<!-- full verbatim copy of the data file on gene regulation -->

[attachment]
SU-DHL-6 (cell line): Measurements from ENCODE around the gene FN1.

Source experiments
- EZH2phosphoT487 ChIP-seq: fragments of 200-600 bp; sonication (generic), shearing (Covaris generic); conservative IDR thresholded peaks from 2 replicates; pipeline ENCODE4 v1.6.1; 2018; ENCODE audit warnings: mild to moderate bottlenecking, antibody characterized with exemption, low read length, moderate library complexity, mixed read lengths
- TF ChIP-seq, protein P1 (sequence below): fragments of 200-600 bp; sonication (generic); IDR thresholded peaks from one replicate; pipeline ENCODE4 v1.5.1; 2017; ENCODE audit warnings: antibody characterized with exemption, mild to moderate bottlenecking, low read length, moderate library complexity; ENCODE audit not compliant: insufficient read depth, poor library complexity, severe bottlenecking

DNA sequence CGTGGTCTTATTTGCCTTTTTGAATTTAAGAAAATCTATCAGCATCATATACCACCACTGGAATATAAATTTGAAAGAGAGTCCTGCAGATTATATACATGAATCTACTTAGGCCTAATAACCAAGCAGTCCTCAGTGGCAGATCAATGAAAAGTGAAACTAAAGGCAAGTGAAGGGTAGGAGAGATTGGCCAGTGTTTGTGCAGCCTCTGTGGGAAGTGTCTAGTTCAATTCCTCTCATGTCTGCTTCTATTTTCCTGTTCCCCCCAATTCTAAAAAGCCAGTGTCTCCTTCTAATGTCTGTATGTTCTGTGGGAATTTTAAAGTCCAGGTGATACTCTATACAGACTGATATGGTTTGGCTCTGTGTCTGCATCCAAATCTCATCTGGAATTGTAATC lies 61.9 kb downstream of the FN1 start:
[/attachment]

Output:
SU-DHL-6 (cell line): Measurements from ENCODE around the gene FN1.

Source experiments
- EZH2phosphoT487 ChIP-seq: fragments of 200-600 bp; sonication (generic), shearing (Covaris generic); conservative IDR thresholded peaks from 2 replicates; pipeline ENCODE4 v1.6.1; 2018; ENCODE audit warnings: mild to moderate bottlenecking, antibody characterized with exemption, low read length, moderate library complexity, mixed read lengths
- TF ChIP-seq, protein P1 (sequence below): fragments of 200-600 bp; sonication (generic); IDR thresholded peaks from one replicate; pipeline ENCODE4 v1.5.1; 2017; ENCODE audit warnings: antibody characterized with exemption, mild to moderate bottlenecking, low read length, moderate library complexity; ENCODE audit not compliant: insufficient read depth, poor library complexity, severe bottlenecking

DNA sequence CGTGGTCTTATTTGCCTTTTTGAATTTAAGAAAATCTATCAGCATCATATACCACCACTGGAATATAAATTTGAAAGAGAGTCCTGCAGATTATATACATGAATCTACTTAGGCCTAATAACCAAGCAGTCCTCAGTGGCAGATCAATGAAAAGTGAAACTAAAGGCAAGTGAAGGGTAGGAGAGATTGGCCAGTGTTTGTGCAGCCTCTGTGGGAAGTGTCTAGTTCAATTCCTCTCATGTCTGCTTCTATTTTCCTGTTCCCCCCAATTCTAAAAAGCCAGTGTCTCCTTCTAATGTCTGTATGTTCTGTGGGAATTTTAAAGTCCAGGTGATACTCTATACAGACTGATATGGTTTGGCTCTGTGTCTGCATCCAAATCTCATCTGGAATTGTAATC lies 61.9 kb downstream of the FN1 start: